Brain research indicates that emotion and cognition are profoundly interrelated processes. Specifically, recent cognitive neuroscience findings suggest that the neural mechanisms underlying emotion regulation may be the same as those underlying cognitive processes.
Emotion and cognition work together, jointly informing the child’s impressions of situations and influencing behavior. Most learning in the early years occurs in the context of emotional supports.
Together, emotion and cognition contribute to attentional processes, decision making, and learning. Emotions and social behaviors affect the young child’s ability to persist in goal-oriented activity, to seek help when it is needed, and to participate in and benefit from relationships.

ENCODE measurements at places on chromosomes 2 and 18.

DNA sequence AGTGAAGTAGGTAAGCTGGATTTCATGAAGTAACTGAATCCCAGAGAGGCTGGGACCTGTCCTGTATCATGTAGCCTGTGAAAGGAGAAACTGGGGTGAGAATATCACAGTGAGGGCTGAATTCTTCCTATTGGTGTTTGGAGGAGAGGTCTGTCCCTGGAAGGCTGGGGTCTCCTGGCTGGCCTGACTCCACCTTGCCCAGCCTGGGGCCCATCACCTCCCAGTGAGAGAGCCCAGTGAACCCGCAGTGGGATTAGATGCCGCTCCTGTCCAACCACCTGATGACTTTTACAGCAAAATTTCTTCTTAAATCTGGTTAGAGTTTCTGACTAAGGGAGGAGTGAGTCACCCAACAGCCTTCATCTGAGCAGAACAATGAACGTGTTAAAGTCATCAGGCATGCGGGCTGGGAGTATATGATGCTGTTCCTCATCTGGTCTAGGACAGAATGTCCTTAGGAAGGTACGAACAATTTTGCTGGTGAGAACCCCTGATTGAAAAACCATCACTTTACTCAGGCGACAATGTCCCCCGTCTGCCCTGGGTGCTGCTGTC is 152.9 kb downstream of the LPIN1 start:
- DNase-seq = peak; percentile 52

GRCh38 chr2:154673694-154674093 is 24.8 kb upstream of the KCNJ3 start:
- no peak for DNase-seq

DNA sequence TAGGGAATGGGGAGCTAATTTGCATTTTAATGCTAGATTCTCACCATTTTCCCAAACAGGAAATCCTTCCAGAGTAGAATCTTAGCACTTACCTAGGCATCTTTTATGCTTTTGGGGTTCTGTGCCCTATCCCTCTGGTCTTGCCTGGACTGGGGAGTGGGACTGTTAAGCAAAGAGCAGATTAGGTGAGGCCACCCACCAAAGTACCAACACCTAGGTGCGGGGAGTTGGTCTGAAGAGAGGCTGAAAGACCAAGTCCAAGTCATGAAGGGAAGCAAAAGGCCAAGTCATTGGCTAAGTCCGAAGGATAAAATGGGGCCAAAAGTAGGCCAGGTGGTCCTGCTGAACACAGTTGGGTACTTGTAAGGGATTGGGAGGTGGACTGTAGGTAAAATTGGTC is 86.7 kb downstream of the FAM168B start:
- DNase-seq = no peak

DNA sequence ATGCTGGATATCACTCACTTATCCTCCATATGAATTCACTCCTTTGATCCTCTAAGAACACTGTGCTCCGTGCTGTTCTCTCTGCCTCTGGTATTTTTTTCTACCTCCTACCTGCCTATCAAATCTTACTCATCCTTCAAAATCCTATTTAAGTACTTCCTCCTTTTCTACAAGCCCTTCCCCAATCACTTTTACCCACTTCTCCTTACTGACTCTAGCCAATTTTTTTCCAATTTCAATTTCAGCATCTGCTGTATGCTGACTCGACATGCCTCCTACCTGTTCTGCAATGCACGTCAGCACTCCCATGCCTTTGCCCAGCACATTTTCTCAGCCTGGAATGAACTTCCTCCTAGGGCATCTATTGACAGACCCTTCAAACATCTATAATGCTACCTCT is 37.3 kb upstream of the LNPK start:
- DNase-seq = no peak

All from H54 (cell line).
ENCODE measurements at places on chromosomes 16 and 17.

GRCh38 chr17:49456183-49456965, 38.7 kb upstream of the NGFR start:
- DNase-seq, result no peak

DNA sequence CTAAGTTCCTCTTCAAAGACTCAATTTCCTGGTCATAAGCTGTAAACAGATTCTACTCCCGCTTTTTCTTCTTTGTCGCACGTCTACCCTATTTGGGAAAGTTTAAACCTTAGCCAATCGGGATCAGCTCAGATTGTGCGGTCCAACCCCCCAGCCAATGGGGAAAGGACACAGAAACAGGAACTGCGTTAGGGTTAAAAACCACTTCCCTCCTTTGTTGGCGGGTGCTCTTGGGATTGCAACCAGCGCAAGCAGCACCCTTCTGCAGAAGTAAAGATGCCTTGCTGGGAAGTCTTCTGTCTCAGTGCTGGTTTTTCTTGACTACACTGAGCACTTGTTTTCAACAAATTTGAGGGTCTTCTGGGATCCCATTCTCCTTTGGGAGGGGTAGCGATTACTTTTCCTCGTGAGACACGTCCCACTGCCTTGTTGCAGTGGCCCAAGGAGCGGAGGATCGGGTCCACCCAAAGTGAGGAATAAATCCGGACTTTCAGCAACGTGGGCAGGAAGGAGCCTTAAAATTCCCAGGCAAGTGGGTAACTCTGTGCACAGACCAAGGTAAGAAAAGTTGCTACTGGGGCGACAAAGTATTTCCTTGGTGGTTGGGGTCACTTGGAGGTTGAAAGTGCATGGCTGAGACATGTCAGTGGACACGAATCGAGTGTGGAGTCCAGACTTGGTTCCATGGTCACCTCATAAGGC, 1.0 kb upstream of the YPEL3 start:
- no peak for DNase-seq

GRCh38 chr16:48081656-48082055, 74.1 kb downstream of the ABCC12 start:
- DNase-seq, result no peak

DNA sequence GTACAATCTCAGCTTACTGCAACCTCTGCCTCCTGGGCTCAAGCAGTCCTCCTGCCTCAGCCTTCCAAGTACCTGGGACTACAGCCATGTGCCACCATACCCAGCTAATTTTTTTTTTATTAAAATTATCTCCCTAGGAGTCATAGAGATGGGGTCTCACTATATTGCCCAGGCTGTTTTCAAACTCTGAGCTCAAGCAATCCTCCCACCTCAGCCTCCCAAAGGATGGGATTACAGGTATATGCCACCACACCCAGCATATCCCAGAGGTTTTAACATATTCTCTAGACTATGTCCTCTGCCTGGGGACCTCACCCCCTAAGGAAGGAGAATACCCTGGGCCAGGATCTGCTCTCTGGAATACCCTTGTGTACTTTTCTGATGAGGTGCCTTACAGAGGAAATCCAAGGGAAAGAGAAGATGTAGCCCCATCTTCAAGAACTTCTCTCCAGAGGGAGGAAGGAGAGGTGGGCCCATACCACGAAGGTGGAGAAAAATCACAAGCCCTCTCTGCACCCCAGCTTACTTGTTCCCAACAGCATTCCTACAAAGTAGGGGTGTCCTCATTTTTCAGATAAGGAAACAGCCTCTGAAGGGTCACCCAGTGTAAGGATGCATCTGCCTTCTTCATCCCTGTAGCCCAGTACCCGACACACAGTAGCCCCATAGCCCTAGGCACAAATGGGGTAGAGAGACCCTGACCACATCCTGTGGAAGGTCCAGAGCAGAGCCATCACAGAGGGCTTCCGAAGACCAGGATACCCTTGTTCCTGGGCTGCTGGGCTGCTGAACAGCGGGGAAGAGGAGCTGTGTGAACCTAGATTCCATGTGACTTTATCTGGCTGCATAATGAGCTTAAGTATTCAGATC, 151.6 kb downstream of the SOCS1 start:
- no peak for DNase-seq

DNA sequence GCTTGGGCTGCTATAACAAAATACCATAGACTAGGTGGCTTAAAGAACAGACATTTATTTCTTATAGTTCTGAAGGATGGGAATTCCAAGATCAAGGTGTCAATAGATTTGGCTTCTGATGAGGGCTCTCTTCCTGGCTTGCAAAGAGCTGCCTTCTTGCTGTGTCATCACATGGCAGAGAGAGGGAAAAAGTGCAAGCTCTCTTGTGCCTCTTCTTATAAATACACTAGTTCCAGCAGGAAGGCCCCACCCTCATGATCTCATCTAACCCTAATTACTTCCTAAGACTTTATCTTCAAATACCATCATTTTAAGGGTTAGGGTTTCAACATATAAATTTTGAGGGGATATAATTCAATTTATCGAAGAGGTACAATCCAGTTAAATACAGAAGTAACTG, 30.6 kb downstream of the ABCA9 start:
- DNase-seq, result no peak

To help your little one gain an understanding of the various facial expressions that we may all, at one time, exhibit, we created a variety of different ones with play dough. Using a blank face as their template, your little one constructed different emotional states with their friends!